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How To Protect Your Computer

Protect Your Computer




“How do I protect my computer” is one of the questions we hear most often. And so I’d like to answer it today. But before I do, I’d like to remind you that the information that goes to and from your computer is of considerably more value than the computer itself.

Still, protecting your computer is important, and so we will continue.


The answer, surprisingly enough, is “not really.” For one thing, most new computers come with anti-virus software built-in. Windows does, for example. More than that, the various software providers update their programs every time a new vulnerability is found. And so the real necessity is to keep your system up to date.

Keeping your system up to date means to update all of your software regularly. If you run Microsoft or Apple, that means accepting automatic updates. If you run Linux, that means updating from a terminal every few days. The commands are: sudo su – [enter password ]apt-get update [wait for completion] apt-get upgrade.

If you do these things, your computer will be a lot safer than it has been.


A critical safety practice is that you do not install random software. If you aren’t highly confident of where it came from and what it’s for, don’t install it. By installing new software you’re allowing it into the heart of your computer. Don’t do that unless you’re sure. Likewise, do not open attachments to emails unless you’re very sure where they’re coming from and what they are. The etiquette should be that the sender notes, “I have attached a PDF to this email that_____.” Without that, or something very much like it – and from trusted parties – do not click on it.

And if you’re unsure whether the person sending you an email is really the person they claim to be, ask a question only your friend could answer, like, “Last time we met, what did we talk about?” (Or, “what did we eat?”, etc.)

Like software, any attachment you open is being granted entry to your computer. That’s dangerous. And malicious attachments are very common. I get one every 2-3 days.

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As your regular browser, do not use Explorer or Safari. Instead, use Firefox or Brave. Both are simple downloads. More than that, both will allow you to use a very important Add-on (Extension) called NoScript. In Firefox you’ll find Add-Ons in the main menu. In Brave, you’ll find Extensions in the main menu. Just find NoScript and install it.

JavaScript is both very common and very exploitable. NoScript closes that opening. You’ll have to turn it on for a few things, but NoScript allows you direct and variable control. You’ll like itComputer Security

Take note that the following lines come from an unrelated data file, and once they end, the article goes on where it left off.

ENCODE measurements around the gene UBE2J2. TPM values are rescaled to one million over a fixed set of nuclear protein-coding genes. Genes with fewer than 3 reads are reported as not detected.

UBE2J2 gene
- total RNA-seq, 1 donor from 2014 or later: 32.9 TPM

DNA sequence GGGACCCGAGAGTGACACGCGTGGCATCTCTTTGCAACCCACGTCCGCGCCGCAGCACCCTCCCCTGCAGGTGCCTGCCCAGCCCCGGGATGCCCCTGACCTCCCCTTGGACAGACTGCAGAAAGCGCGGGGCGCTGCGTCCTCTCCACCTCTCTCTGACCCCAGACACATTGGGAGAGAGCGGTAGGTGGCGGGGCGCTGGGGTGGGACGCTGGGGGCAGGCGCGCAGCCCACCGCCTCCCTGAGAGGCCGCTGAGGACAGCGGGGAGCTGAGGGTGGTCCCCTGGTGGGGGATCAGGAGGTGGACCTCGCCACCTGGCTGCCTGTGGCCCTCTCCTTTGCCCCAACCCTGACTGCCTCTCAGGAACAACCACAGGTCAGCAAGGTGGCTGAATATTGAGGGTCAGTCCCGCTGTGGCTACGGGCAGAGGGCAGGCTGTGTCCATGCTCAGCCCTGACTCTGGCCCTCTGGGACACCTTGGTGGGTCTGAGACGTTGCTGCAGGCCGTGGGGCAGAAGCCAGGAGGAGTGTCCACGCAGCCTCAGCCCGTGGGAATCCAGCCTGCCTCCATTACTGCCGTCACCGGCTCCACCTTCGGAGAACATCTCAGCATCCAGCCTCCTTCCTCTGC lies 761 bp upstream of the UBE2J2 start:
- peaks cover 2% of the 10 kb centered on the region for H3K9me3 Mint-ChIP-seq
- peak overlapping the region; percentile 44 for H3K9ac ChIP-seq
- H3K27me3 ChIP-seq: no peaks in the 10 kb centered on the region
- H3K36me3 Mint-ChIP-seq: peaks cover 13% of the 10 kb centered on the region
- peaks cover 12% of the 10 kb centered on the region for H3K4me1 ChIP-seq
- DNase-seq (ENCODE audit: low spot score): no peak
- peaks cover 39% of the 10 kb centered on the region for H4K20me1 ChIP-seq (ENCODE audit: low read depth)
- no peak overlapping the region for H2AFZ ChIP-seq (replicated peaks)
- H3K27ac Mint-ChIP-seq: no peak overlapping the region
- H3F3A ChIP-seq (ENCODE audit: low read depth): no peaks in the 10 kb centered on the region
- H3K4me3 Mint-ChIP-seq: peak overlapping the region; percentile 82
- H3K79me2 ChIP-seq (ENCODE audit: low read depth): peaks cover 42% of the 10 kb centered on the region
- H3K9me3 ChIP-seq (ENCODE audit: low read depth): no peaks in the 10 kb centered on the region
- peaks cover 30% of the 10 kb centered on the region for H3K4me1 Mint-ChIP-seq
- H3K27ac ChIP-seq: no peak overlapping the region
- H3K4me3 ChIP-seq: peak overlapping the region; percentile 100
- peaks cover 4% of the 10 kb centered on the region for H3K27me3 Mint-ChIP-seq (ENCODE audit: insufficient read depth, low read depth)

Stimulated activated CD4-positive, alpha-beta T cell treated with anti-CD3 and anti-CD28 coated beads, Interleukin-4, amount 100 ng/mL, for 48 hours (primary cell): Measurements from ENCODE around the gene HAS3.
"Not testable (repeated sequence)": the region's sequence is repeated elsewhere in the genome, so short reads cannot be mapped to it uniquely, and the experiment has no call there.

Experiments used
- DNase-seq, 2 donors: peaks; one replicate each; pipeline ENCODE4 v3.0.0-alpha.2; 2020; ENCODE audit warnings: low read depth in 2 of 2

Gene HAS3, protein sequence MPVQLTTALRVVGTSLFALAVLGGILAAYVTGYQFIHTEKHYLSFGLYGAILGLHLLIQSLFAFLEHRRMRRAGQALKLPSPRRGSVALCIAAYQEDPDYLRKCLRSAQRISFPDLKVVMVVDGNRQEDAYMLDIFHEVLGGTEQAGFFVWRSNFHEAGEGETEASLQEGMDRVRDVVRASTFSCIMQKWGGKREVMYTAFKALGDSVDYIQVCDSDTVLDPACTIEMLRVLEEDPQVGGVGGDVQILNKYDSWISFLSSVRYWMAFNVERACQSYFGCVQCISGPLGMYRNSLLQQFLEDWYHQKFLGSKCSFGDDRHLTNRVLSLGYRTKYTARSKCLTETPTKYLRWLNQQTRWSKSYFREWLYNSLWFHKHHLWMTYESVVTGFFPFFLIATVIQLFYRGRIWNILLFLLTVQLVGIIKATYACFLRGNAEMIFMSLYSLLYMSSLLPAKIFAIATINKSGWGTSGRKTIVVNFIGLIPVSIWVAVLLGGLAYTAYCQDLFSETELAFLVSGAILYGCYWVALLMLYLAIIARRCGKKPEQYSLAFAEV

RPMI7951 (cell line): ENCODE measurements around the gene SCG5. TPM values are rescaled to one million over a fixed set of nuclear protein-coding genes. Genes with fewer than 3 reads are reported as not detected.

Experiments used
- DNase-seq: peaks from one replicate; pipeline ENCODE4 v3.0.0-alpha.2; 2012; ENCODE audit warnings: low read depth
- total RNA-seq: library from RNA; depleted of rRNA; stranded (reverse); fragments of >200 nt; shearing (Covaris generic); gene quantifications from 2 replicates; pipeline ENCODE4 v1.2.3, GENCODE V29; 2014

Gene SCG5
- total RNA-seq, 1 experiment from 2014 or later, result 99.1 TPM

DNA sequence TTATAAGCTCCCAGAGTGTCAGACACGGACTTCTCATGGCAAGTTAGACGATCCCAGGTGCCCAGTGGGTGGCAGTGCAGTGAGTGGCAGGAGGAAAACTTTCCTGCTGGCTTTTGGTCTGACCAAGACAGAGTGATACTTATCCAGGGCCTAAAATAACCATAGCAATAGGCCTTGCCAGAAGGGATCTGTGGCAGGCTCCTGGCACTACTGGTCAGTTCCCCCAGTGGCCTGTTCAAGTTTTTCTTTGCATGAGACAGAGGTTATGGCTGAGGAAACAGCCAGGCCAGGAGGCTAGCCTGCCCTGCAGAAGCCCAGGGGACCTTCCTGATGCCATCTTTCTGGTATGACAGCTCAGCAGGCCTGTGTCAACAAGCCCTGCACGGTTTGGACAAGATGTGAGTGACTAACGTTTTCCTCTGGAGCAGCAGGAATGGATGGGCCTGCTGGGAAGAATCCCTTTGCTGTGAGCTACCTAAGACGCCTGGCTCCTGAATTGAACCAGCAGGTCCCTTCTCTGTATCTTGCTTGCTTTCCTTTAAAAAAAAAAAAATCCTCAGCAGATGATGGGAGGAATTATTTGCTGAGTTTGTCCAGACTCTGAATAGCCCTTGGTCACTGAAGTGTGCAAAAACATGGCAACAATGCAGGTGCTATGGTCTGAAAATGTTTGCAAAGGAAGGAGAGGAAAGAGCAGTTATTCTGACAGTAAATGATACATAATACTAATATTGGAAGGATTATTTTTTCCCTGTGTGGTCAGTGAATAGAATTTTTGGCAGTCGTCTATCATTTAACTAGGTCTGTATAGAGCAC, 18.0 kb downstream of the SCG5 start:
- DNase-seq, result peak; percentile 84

• Set Firefox to delete cookies on close. From Firefox Preferences, choose Privacy, then scroll down to Cookies and click Delete Cookies When Firefox is closed.
  • On the same page, set Firefox to NOT accept third[1]party cookies.
  • Also on this page, set Firefox to Clear History When Firefox Closes.
  • Turn off Geolocation: Type about:config in the address bar, ignore the warning, scroll down to geo.enabled (you may have to click Show All first), double-click to change the default value to False.

Spend a bit of time on the privacy settings for your browser, and don’t worry about turning things off; you can turn then back on with a click if you find you’ve been too restrictive.


Use the Thunderbird client for your email. It’s made by the Firefox people and is likewise a simple download. STOP using webmail. Close your Google and Yahoo accounts. Get a privacy-centered email provider. That means that they have no web interface. They should not store or use your data, and they should clean your mail’s headers. You must also:

Turn off Geolocation: Get to Advanced settings (usually via Files > Preferences > Advanced > Config Editor button), ignore the warning, scroll down to geo.enabled, double[1]click to change the default value to False.

  • Do not load remote content. (Thunderbird will ask.)
  • Don’t allow add-ons.
  • Do not allow delivery notifications.
  • Don’t let JavaScript run in your mail program: No plugins, no Java.


If you do everything above, your computer will be in good condition, but you have one remaining issue, which is your operating system.

I suppose there’s no easy way to say this, and so I’ll just say it directly: Windows is a privacy disaster and Windows 10 is almost spyware. Take 15 minutes to read their privacy statement if you’re unsure about that.

Apple is less bad than Microsoft, but they’re not ideal either. If you’re going to get one or the other, get Apple, but better still, use Linux.

Linux is usually free, and it’s open-source software, meaning that any competent programmer can check it for malicious code. Furthermore, there are many versions of it, each targeted to a specific use case. Most of the world’s commercial servers run Linux, so this is not a dodgy new thing, but the most tried and tested of software.

You’ll have no trouble running Linux. The menus and choices are almost the same as the others, and you can find direct replacements for most programs or even program suites like Office (Libre Office.)

We generally recommend the Mint variety of Linux, but Ubuntu and others are quite fine. Lots of computers come straight from the factory with Linux on them these days, but if not, just get a Microsoft machine and reflash it for Linux. If you don’t know how to do that (it isn’t very hard), hire a local IT guy for an hour or two, and he/she will do it for you. FINAL THOUGHTS You now have the information you need to protect your computer. It’s really not that hard. Go piece by piece and you’ll find the job done before long. For more information on privacy and security, please contact our office HERE.